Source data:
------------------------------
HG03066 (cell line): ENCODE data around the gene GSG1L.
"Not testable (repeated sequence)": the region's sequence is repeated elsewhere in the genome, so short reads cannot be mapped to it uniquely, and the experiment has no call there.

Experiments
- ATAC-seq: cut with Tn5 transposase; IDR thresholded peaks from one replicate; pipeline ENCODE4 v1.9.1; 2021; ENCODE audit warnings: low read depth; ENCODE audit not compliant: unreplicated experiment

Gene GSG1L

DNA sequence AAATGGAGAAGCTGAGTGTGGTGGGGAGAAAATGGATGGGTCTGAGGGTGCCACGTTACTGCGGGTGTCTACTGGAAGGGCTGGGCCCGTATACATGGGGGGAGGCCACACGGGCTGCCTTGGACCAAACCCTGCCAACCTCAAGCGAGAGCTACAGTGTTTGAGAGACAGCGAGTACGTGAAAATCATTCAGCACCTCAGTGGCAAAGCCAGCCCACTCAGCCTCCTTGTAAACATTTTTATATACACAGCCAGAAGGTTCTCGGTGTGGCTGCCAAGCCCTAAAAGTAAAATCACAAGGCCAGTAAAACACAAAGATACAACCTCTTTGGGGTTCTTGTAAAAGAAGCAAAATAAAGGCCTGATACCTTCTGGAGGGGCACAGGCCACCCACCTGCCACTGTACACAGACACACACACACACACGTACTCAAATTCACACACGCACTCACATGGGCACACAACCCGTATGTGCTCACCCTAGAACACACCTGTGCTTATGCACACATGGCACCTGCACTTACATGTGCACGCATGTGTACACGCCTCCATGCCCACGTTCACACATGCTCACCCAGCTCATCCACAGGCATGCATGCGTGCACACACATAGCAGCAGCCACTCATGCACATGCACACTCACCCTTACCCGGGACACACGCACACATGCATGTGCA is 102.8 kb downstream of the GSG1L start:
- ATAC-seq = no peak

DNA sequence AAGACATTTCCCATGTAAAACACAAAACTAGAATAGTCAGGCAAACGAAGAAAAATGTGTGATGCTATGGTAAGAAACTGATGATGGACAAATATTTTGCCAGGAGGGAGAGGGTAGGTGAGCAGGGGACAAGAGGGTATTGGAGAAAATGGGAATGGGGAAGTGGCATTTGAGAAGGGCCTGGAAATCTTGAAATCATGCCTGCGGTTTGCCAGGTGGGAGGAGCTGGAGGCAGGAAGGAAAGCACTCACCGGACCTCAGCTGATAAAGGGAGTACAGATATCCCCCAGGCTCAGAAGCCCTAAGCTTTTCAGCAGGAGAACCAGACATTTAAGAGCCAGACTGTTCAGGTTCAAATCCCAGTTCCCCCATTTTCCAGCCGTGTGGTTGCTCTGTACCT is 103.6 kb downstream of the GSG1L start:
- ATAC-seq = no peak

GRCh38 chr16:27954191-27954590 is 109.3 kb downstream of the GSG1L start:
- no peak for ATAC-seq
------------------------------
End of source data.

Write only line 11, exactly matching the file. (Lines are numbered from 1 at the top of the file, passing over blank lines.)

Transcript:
- no peak for ATAC-seq